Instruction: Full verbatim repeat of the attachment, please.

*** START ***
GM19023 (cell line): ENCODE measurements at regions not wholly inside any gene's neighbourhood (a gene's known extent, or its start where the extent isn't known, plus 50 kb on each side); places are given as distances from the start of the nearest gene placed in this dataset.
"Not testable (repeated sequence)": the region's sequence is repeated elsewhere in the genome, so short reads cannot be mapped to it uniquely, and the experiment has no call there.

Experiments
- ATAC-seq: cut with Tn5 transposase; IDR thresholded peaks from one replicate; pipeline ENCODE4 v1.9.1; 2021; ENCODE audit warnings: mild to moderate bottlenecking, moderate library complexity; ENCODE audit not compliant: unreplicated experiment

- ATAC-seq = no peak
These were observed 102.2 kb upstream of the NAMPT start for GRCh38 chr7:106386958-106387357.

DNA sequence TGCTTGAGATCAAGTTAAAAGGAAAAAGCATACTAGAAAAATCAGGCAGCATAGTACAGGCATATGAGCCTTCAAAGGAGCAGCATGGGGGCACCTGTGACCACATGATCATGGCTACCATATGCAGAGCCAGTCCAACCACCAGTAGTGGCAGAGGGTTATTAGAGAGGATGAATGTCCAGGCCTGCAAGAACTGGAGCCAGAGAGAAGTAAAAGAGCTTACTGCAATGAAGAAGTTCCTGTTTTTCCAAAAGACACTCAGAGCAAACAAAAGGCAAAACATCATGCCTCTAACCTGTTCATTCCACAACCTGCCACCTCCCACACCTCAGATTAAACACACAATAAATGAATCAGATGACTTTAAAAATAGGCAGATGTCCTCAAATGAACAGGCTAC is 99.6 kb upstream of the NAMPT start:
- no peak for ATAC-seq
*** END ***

GM19023 (cell line): ENCODE measurements at regions not wholly inside any gene's neighbourhood (a gene's known extent, or its start where the extent isn't known, plus 50 kb on each side); places are given as distances from the start of the nearest gene placed in this dataset.
"Not testable (repeated sequence)": the region's sequence is repeated elsewhere in the genome, so short reads cannot be mapped to it uniquely, and the experiment has no call there.

Experiments
- ATAC-seq: cut with Tn5 transposase; IDR thresholded peaks from one replicate; pipeline ENCODE4 v1.9.1; 2021; ENCODE audit warnings: mild to moderate bottlenecking, moderate library complexity; ENCODE audit not compliant: unreplicated experiment

- ATAC-seq = no peak
These were observed 102.2 kb upstream of the NAMPT start for GRCh38 chr7:106386958-106387357.

DNA sequence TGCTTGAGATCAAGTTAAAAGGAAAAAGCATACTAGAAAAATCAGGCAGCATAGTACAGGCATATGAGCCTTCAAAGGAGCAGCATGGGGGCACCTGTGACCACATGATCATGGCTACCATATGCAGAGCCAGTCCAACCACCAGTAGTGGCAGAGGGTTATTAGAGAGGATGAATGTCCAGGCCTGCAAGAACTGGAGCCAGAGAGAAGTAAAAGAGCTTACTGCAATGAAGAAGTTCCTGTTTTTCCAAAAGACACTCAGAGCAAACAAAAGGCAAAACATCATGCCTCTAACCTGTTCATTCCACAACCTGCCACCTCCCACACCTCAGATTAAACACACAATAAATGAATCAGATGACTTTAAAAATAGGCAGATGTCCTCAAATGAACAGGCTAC is 99.6 kb upstream of the NAMPT start:
- no peak for ATAC-seq